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NewSpace: A New Era In Space Exploration. As one era ends a new one begins: a new golden era in spaceflight. Join us for all the latest headlines in this bold new adventure.
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The final frontier of investment: meet the space angels | Science Omega

The final frontier of investment: meet the space angels | Science Omega | The NewSpace Daily | Scoop.it

Who are the space angels and what role are they likely to play in the future of space-related research? ScienceOmega.com asks Chad Anderson, Principal and Director of European Operations for the Space Angels Network.

 

 

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Bill Nye and XCOR's Andrew Nelson...

...talk life, suborbital research and Lynx at Space Tech Expo in Long Beach.

 

Bill Nye was kind enough to stop by and discuss the near-term future of suborbital space flight and research with XCOR COO Andrew Nelson, and let us know more about what Planetary Society is up to itself!

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Planetary Resources Embarks on First Crowdfunded Space Telescope | SpaceRef

Planetary Resources Embarks on First Crowdfunded Space Telescope | SpaceRef | The NewSpace Daily | Scoop.it

Less than a couple of hours after announcing its plan to crowd source a space telescope, the Planetary Resources Kickstarter campaign has already reached 10% of its goal of $1,000,000.

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$1 million crowdfunding campaign offers time on a space telescope

$1 million crowdfunding campaign offers time on a space telescope | The NewSpace Daily | Scoop.it

Long before it gets into asteroid mining, Planetary Resources plans to let its supporters use the company's first Arkyd-100 space telescope to make astronomical discoveries or just take orbital "selfies" — as long as they come up with at least $1 million in Kickstarter pledges.

 

"If we're successful, we'll go off and create the material we need to do this public activity and make it happen," the venture's president and chief engineer, Chris Lewicki, told NBC News.

 

The crowdfunding campaign was launched Wednesday at Seattle's Museum of Flight, not far from Planetary Resources' headquarters in suburban Bellevue. Like other Kickstarter projects, this one offers a range of pledge levels, starting at $10 and going up to $10,000.

 

 

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Planetary Resources Announces World's First Crowdfunded Space Telescope Campaign | SpaceRef

Planetary Resources Announces World's First Crowdfunded Space Telescope Campaign | SpaceRef | The NewSpace Daily | Scoop.it

Planetary Resources, Inc., the asteroid mining company, has launched a campaign for the world's first crowdfunded space telescope to provide unprecedented public access to space and place the most advanced exploration technology into the hands of students, scientists and a new generation of citizen explorers.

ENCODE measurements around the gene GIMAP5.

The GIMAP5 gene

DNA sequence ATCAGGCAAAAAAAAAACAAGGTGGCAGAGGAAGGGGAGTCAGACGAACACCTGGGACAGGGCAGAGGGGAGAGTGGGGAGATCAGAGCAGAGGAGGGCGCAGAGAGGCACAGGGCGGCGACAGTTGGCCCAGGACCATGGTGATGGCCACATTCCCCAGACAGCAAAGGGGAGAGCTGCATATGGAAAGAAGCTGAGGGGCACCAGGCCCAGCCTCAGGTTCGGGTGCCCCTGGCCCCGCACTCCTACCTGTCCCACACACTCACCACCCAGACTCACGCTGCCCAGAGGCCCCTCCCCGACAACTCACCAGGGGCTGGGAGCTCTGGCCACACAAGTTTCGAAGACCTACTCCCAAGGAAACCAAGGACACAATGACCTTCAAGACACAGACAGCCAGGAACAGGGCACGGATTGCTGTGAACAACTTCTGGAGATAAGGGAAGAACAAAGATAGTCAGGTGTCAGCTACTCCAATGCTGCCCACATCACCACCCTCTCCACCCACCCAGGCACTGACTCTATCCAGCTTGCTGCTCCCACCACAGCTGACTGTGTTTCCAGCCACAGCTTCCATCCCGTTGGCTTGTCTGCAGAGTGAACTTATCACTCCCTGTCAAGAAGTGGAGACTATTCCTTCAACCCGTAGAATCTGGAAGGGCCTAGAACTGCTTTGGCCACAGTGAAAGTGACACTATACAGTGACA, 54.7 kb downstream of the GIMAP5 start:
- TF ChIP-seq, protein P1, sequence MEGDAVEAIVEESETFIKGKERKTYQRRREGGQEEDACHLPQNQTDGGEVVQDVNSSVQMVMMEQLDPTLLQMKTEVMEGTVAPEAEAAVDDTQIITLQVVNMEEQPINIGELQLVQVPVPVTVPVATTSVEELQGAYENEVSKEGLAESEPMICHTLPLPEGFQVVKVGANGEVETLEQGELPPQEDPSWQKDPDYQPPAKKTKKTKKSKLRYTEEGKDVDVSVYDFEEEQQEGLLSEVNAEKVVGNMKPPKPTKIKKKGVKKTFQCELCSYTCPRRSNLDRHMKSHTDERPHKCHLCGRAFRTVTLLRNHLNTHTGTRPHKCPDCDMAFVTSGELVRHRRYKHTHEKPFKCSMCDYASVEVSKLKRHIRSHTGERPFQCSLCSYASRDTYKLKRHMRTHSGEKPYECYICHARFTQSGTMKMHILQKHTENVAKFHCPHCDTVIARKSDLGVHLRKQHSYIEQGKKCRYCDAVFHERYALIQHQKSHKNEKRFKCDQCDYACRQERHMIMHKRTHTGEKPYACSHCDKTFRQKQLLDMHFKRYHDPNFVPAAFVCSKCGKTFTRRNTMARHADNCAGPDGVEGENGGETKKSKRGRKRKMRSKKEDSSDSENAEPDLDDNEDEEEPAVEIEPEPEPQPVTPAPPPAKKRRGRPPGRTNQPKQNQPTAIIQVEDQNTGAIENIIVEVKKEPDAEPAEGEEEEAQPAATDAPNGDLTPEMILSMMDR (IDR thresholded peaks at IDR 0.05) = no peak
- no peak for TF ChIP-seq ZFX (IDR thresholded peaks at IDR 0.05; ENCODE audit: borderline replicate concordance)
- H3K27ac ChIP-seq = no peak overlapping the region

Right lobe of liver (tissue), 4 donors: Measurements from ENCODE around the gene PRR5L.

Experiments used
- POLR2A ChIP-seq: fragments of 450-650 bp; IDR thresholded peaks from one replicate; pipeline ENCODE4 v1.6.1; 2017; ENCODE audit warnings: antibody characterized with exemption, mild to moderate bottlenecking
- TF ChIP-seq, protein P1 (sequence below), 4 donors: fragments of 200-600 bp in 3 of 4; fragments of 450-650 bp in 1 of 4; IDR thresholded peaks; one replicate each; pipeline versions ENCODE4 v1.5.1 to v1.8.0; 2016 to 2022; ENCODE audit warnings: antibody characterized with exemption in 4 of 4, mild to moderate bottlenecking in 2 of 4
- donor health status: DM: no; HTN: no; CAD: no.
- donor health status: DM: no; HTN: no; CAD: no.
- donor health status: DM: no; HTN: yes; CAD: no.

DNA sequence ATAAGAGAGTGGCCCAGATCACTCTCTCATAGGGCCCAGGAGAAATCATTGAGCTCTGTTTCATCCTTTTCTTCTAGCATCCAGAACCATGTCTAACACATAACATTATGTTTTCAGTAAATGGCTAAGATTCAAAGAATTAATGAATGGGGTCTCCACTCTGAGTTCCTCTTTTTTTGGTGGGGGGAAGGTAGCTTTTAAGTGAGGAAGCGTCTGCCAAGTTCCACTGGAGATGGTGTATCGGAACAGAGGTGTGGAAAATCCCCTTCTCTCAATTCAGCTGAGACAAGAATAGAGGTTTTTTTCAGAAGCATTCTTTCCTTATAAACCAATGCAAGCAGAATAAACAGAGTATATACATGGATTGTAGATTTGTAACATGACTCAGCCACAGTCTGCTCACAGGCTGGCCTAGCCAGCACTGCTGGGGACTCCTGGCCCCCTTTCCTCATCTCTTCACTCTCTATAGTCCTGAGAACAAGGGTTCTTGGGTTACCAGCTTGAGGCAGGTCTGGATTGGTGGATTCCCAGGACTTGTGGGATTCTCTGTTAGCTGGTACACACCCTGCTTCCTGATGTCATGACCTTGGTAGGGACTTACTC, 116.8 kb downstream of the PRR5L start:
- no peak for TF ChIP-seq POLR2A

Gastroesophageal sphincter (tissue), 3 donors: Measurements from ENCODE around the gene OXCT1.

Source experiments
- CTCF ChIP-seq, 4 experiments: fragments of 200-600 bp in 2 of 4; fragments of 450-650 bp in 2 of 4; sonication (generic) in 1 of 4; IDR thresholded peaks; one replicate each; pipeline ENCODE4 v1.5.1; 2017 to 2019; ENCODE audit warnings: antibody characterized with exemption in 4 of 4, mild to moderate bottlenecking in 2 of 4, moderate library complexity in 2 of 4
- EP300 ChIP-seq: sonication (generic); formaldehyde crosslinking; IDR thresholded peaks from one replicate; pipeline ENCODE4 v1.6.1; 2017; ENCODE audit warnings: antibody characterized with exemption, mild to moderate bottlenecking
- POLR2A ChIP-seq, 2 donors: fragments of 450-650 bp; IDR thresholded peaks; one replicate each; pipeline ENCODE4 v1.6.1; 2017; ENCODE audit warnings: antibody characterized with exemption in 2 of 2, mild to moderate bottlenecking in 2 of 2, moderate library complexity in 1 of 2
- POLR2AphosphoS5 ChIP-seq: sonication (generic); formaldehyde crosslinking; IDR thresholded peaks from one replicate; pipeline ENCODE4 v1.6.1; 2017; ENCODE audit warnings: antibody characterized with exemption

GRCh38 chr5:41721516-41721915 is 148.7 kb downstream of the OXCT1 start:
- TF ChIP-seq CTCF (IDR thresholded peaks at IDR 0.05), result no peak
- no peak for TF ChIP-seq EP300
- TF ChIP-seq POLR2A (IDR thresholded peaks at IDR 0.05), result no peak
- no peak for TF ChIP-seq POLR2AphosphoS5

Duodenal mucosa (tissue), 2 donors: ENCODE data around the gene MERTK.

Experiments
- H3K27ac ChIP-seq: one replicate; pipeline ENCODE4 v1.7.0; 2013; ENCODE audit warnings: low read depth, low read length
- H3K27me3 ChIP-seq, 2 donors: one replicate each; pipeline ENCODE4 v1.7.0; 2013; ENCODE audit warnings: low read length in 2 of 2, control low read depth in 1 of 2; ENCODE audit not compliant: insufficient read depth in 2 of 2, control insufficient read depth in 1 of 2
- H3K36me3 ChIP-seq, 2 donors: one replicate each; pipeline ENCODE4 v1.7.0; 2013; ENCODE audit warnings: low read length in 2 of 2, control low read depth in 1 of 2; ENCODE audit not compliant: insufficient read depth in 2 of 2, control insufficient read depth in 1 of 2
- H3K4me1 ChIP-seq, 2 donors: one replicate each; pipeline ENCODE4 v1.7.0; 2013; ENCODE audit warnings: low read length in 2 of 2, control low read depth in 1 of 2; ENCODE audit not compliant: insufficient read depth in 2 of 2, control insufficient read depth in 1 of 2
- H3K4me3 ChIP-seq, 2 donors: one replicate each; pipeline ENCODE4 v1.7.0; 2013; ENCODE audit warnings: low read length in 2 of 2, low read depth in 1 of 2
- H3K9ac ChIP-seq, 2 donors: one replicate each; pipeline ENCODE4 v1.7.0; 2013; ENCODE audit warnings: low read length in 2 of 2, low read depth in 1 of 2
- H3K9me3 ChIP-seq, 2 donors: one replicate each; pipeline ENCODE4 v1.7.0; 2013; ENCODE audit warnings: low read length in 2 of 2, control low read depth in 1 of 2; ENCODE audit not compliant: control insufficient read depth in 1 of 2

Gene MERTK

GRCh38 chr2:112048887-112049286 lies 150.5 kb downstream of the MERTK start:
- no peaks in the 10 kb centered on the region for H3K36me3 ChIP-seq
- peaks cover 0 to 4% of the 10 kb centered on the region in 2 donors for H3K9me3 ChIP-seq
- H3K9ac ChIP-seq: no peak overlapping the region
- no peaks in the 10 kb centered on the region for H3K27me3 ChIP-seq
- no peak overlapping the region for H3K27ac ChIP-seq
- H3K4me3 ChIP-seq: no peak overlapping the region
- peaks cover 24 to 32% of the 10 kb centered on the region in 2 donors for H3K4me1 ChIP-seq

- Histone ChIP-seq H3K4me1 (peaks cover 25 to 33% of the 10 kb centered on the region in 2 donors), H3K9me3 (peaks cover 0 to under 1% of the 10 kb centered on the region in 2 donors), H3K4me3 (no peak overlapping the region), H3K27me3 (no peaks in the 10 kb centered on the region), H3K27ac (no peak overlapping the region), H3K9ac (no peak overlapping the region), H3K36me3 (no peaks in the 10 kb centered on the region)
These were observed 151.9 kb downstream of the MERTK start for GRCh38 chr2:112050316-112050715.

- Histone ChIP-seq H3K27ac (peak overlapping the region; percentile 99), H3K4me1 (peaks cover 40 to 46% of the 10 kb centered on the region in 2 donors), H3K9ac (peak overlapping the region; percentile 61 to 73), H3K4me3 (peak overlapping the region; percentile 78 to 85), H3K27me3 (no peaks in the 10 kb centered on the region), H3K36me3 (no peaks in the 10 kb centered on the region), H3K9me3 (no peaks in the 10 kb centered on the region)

Planetary Resources' technical team, who worked on every recent U.S. Mars lander and rover, will provide direct access to an ARKYD space telescope making space widely available for inspiration, exploration and research. "I've operated rovers and landers on Mars, and now I can share that incredible experience with everyone. People of any age and background will be able to point the telescope outward to investigate our Solar System, deep space, or join us in our study of near-Earth asteroids," said Chris Lewicki, President and Chief Engineer, Planetary Resources, Inc.

 

 

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An Inside Look at SNC's Dream Chaser

Cheryl McPhillips, the NASA Commercial Crew Program partner manager for Sierra Nevada Corporation (SNC), discusses the uniqueness of the company's Dream Chaser spacecraft and the milestones SNC plans to meet during the agency's Commercial Crew Integrated Capability (CCiCap) initiative.

 

 

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Former NFL Pro-Bowler launches "Floatball" - The Big Game of the Future on Kickstarter!! | SpaceRef

Reston, Virginia - May 22, 2013: There is a Big Game in every sport, but the BIG GAME of the future is called, "Floatball". What is Floatball? Floatball is a new electrifying, futuristic game whose concept was developed by former 4-time NFL Pro-Bowl linebacker and CEO of JAKA Consulting Group, Ken Harvey; and JAKA President, Allen Herbert, an aerospace engineer.

To introduce the creation of Floatball to the world, along with the intricacies of the game, Harvey and Herbert are creating a graphic novel that will give you a bird's eye view of this revolutionary sport. The story written by Ken and scientifically verified by Allen, will take the reader on a journey through a new futuristic sport, the dynamics of Floatball. What's exciting about Floatball is that it can now be played on earth, in a Zero Gravity plane, in water and on land.